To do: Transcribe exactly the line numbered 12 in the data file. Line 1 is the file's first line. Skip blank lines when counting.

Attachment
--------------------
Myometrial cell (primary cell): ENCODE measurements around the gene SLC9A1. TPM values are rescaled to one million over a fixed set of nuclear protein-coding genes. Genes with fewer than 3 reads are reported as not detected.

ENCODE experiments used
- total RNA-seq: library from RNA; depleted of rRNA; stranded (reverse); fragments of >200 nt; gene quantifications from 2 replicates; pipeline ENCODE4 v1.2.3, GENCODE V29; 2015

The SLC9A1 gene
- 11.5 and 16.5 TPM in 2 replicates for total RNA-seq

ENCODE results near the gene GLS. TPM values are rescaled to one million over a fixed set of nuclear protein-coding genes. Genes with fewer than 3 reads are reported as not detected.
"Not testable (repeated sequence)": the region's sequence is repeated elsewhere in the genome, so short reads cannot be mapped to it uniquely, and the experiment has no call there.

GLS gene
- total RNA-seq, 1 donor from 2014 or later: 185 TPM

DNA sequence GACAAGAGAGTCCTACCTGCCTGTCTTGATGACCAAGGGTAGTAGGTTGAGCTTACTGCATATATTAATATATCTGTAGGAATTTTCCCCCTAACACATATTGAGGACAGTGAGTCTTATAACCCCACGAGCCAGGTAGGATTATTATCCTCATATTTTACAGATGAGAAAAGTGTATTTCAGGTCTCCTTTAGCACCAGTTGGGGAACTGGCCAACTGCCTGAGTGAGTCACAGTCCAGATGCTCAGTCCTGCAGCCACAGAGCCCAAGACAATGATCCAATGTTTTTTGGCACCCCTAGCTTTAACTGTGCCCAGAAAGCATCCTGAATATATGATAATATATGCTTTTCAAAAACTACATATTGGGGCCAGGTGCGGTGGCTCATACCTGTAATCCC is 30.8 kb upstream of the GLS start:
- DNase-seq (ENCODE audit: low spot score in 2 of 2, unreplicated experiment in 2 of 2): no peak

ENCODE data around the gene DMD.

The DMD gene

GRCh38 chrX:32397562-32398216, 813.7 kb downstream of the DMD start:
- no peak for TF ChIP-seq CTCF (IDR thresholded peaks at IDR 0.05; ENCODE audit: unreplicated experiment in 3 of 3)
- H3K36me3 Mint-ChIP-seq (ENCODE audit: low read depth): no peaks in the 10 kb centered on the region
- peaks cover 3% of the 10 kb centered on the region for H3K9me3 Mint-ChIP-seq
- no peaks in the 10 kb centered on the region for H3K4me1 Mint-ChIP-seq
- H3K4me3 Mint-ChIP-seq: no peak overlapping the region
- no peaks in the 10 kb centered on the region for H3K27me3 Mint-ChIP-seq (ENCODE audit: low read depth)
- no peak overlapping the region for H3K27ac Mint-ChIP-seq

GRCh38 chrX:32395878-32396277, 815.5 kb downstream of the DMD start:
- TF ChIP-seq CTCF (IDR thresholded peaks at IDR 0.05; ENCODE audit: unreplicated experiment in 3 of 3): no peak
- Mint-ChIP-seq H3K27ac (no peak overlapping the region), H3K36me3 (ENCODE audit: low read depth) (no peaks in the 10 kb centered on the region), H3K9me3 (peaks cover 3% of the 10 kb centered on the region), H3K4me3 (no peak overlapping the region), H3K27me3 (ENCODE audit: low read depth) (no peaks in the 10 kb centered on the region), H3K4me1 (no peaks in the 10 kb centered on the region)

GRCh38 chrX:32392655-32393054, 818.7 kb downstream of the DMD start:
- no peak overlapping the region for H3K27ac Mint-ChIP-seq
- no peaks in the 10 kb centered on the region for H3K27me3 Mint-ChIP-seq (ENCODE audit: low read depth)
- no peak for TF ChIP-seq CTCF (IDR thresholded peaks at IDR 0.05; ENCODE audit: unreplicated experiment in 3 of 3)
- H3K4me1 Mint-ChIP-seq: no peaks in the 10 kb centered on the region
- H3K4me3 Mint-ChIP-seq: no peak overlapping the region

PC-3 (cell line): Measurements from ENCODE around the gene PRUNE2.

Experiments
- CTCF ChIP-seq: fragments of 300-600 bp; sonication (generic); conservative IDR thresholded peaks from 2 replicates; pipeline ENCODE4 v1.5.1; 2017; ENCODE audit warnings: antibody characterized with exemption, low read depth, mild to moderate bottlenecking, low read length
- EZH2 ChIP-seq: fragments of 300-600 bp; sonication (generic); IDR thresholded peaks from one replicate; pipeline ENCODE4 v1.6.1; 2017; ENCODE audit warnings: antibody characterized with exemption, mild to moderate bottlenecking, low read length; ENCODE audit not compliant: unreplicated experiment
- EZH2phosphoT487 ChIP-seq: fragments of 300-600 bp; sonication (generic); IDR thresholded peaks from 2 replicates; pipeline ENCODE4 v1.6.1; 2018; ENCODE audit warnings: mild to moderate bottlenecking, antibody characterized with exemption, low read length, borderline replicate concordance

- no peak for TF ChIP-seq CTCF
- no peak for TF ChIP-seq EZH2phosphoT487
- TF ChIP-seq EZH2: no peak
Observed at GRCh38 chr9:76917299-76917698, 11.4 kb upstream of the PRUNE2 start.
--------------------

ENCODE data around the gene DMD.